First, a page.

Chichen Itza is probably the most famous Mayan archaeological site in the Yucatan Peninsula, and would dare say in all Mexico and Central America. It was once the political and economic center of the Mayan civilization, between 750 and 1200 AD.
Visiting the site is an easy day trip from Cancun (which many people opt to add to their Cancun holidays). Otherwise, a better way to see and absorb the unique atmosphere of Chichen Itza is to stay overnight at one of the hotels situated next to the site and visit the park early in the morning.
Currently, Chichen Itza is a UNESCO World Heritage Site and it was recently declared one of the New 7 World Wonders.
There, you’ll still see massive structures standing, demonstrating the extraordinary Mayan architecture, their knowledge in astronomy, and their sacred rituals. I wrote a post about the specific structure in Chichen Itza, so I’ll skip them in this post.
While Chichen Itza can be a World Wonder, a visit to it doesn’t necessarily mean it will be a “World Wonder experience”. To be quite honest, my visit to Chichen Itza has been one my least favorites among all the ruins I’ve visited. Why?
Well, the place is a “circus”!
Since the site is so famous, it is always crowded. The crowds didn’t necessarily put me off, but what did put me off were the sellers that were constantly harassing one. Contrary to the rest of the Mayan sis I’ve visited where the sellers are either concentrated in one area or simply gathered outside the actual archeological site, in Chichen Itza they are everywhere – in every corner, in every ruin, in any imaginable place. Seriously.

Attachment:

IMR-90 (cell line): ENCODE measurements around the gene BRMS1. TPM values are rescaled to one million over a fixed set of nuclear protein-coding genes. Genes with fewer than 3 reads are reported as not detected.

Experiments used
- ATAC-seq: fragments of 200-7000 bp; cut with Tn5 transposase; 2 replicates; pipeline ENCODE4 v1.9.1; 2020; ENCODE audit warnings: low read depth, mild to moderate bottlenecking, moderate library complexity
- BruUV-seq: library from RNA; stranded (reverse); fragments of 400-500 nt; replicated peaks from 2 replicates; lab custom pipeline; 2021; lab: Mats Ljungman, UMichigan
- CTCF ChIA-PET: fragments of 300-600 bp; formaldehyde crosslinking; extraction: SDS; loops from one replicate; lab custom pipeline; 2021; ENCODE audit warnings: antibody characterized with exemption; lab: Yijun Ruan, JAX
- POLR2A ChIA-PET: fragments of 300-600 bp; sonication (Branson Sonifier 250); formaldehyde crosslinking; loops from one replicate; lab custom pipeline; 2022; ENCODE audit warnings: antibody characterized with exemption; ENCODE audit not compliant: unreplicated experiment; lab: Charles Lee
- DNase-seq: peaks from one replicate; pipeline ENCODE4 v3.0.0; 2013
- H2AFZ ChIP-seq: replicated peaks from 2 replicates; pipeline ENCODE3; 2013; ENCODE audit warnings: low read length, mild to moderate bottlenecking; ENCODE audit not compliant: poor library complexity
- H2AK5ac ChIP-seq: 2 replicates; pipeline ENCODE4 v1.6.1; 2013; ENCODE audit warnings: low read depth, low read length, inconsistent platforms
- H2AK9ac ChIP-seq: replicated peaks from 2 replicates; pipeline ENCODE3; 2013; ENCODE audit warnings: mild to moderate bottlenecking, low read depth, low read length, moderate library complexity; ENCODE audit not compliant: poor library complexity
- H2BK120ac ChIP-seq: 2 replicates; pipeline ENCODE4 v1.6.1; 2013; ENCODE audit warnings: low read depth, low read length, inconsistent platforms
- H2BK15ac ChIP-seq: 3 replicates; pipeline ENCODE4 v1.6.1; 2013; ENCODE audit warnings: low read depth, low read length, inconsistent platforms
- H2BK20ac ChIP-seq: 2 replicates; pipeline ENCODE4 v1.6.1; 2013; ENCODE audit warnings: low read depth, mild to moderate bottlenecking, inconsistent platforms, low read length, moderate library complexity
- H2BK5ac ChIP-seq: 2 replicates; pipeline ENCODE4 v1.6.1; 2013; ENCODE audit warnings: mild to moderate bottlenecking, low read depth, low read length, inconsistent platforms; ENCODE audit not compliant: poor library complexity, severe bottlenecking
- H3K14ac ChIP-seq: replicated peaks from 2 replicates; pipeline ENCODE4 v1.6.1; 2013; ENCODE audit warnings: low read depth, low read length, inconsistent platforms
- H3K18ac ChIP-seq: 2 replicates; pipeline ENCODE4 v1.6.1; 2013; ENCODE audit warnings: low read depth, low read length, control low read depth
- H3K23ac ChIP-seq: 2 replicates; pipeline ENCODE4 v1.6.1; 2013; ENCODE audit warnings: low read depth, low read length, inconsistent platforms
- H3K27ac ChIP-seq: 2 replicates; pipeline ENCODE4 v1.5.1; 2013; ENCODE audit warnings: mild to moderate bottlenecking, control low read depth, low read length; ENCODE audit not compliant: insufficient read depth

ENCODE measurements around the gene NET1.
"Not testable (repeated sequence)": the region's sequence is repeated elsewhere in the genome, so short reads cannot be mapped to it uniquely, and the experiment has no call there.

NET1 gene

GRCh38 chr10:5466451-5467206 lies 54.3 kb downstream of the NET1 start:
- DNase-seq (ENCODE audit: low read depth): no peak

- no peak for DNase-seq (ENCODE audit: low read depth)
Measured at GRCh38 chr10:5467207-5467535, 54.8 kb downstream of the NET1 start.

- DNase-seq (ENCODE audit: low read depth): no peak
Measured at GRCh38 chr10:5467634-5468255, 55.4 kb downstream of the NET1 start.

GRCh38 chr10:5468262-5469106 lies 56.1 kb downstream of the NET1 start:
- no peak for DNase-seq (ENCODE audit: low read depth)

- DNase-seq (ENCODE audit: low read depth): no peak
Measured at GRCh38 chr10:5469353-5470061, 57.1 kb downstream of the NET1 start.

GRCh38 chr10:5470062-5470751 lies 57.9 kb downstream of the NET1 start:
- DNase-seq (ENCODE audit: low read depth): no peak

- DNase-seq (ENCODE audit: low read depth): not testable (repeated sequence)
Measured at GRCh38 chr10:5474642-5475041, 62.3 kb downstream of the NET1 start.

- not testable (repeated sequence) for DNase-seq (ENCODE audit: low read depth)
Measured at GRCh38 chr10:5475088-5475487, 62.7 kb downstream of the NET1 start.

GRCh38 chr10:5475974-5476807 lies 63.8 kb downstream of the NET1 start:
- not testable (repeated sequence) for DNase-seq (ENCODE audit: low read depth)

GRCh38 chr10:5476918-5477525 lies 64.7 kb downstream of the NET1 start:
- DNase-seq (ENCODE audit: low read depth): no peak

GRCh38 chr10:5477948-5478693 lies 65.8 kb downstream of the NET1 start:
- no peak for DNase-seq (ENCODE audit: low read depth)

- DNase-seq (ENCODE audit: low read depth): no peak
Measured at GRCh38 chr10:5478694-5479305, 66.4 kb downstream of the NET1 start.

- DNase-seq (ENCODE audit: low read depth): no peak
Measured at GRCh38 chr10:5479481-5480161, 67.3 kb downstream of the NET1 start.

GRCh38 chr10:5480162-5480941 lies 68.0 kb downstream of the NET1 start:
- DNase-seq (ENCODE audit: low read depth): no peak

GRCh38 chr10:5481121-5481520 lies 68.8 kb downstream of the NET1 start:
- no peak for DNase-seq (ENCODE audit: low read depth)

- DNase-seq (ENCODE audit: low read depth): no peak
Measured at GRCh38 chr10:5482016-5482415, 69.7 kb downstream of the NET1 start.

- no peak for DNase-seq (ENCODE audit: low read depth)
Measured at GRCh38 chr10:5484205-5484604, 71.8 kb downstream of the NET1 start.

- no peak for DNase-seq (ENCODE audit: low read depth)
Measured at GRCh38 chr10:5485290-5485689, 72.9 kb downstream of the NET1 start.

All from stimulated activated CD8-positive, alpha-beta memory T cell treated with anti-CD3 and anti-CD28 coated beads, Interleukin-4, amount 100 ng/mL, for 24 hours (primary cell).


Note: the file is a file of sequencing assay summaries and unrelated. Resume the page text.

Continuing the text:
You are standing in front of “El Castillo”, marveling at its simetrical shape, the steps, and even the acoustical tricks, and suddenly… “Señor, comprelo por un dollar” – Sir, buy it for a dollar. It’s a seller interrupting you, showing the first thing he could find, offering for a dollar to catch your attention and then raise the price (yes, that’s their trick).
I personally think they affected my experience since they became pretty annoying with their pushy attitude. But anyways, I learned to tune them out and ignored them eventually.
One seller I found very funny was one that wanted to trade my sneakers for a small souvenir. “Are you crazy?!”, I replied. When he saw I wouldn’t even bite, he then offered another souvenir trade in exchange of my camera. “Seriously?!.
Anyways, while annoying, these things do add to the character of the site (or create a character, if I might say)… you just have to be ready to tolerate them. So if you like to be at peace when visiting archeological sites, Chichen Itza is not your place.
But, there’s a way to at least minimize the impact and have a more enjoyable visit with relative tranquility. The doors to the archaeology park open at 8:00 a.m. In order to be there at that time you’ll ned to spend a night in Chichen Itza (the town or any nearby hotel). Since the group tour buses have yet to arrive, you’ll have at least two hours to enjoy the park with almost no one there. Less tourists also means less sellers too, so you’ll be in relative tranquility.
Another benefit of visiting early in the morning is the lower temperature. Chichen Itza gets extremely hot by mid day (also the moment when it is more crowded), so at least you can take it easier by that time, since you’ll have already visited the major sights. Equally, by the time the park gets crowded, you can move to see less visited sights while the arriving crowds visit the major sights.
There’s the need to do a bit of planning to have a “World Wonder worthy” visit in Chichen Itza, so I hope this helps a bit when you decide to visit the ruins.